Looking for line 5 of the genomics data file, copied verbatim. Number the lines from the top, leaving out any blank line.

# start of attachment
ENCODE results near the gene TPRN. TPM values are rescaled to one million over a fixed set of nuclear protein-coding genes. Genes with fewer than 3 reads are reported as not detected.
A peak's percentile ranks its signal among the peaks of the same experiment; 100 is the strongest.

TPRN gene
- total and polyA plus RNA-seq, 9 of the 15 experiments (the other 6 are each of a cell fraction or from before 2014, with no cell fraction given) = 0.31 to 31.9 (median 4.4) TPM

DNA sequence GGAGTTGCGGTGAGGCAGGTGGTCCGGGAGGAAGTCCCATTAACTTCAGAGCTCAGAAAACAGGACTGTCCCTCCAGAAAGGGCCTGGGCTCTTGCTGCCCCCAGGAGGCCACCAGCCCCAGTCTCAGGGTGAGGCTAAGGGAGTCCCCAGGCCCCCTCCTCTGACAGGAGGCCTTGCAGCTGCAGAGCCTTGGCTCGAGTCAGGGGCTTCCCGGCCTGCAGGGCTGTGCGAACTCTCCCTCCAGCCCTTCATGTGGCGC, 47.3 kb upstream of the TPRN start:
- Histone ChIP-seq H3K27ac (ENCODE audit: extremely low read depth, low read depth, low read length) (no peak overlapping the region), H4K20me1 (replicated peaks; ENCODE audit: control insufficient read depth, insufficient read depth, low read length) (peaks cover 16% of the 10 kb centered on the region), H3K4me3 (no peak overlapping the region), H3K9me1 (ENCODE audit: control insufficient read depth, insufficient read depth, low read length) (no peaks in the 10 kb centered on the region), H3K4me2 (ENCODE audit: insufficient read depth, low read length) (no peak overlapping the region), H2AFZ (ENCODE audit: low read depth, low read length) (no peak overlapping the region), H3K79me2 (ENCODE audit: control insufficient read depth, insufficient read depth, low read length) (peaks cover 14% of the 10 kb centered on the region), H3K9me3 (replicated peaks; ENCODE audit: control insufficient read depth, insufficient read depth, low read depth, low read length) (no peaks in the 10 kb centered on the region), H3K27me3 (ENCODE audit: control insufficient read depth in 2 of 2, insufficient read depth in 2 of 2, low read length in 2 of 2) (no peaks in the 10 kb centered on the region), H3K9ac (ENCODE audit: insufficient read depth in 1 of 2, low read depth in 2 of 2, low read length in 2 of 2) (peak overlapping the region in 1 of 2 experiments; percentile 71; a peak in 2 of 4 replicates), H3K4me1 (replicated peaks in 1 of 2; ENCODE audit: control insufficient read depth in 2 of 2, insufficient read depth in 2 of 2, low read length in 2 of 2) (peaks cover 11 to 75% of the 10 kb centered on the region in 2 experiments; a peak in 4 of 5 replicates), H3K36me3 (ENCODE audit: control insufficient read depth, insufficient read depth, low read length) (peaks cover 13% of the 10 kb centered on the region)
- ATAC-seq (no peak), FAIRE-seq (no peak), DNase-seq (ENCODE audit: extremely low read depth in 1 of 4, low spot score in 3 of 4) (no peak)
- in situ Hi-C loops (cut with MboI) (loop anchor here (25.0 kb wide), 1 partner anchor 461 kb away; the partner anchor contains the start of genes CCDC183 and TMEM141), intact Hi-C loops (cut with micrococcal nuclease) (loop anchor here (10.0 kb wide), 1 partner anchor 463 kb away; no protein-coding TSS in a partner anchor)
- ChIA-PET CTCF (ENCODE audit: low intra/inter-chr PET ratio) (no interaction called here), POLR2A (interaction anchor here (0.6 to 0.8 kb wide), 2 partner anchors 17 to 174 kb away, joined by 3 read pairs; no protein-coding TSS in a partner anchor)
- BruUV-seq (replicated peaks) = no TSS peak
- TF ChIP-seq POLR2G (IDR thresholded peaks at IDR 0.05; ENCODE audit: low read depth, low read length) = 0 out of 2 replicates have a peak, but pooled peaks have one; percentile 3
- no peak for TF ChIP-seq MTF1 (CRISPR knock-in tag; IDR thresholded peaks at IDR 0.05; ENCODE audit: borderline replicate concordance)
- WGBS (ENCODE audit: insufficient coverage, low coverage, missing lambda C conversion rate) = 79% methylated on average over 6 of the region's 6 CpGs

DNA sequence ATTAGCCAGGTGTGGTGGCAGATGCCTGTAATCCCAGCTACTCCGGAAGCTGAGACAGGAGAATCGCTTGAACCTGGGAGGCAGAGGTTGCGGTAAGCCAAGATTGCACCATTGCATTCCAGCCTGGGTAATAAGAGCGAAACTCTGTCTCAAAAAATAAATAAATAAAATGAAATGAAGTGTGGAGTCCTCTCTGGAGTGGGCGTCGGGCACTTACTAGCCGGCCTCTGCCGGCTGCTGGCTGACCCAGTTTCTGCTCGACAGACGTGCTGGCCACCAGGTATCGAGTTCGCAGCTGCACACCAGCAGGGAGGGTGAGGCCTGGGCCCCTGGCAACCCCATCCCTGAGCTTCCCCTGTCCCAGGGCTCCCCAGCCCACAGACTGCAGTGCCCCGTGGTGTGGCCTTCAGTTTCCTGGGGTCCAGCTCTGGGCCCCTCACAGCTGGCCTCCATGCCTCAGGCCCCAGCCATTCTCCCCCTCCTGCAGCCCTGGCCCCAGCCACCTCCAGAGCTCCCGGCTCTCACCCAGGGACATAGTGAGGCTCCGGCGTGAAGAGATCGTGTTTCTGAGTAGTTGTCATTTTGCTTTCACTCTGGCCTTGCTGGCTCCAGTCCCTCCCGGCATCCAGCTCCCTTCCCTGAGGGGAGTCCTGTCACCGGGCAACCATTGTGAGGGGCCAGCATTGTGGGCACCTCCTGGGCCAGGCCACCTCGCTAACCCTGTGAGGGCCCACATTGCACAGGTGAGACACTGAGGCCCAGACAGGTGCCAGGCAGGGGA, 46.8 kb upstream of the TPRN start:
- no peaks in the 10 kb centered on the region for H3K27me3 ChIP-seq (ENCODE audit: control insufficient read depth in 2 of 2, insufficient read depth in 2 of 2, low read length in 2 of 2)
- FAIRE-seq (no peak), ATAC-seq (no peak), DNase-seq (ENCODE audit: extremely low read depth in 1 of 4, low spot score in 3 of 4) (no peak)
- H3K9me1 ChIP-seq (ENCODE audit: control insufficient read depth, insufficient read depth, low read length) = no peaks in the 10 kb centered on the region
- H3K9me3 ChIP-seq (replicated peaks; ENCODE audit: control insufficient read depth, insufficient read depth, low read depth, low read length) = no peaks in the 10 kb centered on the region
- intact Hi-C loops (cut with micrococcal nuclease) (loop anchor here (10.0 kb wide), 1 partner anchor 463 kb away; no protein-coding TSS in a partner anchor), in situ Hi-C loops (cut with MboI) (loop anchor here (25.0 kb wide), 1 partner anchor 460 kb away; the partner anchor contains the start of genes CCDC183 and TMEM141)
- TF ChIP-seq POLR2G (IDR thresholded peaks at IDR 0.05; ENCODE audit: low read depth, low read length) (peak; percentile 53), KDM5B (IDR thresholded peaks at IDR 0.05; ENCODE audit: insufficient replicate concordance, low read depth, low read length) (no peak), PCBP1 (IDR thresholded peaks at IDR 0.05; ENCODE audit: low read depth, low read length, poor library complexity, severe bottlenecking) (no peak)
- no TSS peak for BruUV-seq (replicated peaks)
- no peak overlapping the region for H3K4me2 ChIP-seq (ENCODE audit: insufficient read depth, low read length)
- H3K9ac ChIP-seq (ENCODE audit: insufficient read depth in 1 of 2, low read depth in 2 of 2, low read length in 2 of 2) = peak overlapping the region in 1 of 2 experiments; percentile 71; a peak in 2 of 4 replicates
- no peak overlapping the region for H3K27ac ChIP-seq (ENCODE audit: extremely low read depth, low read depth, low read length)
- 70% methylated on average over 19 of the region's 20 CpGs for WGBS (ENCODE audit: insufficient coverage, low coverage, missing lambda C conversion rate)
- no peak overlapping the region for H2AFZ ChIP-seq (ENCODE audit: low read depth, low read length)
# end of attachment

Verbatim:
DNA sequence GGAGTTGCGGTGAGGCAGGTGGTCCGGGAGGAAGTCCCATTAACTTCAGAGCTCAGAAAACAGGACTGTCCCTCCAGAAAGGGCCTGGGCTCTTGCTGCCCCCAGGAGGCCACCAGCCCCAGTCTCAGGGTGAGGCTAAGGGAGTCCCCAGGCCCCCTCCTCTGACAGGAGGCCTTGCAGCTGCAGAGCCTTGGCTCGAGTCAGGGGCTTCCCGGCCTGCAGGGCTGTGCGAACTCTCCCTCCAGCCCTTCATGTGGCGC, 47.3 kb upstream of the TPRN start: